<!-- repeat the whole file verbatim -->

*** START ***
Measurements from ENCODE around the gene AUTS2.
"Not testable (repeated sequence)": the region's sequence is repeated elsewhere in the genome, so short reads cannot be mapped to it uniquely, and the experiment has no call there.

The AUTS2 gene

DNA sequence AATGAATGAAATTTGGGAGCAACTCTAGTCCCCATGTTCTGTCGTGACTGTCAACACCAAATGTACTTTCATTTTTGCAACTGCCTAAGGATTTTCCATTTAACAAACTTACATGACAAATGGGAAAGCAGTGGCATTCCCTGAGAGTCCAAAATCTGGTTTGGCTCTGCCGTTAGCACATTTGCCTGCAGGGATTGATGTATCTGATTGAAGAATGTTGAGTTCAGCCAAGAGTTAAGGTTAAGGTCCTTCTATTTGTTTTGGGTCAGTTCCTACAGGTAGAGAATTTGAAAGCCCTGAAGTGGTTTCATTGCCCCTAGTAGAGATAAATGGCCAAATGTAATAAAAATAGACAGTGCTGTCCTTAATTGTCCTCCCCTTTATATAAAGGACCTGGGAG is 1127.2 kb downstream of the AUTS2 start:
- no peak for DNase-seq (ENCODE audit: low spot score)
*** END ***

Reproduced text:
Measurements from ENCODE around the gene AUTS2.
"Not testable (repeated sequence)": the region's sequence is repeated elsewhere in the genome, so short reads cannot be mapped to it uniquely, and the experiment has no call there.

The AUTS2 gene

DNA sequence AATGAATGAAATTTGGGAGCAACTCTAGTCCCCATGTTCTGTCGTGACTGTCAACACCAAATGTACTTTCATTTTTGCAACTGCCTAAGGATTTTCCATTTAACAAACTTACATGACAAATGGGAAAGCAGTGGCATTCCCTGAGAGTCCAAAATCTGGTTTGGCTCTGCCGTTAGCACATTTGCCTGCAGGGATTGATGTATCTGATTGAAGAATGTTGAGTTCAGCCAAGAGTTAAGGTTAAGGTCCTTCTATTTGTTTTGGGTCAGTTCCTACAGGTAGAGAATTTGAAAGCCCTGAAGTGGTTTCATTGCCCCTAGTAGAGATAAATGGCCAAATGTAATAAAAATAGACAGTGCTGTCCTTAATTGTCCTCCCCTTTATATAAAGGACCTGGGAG is 1127.2 kb downstream of the AUTS2 start:
- no peak for DNase-seq (ENCODE audit: low spot score)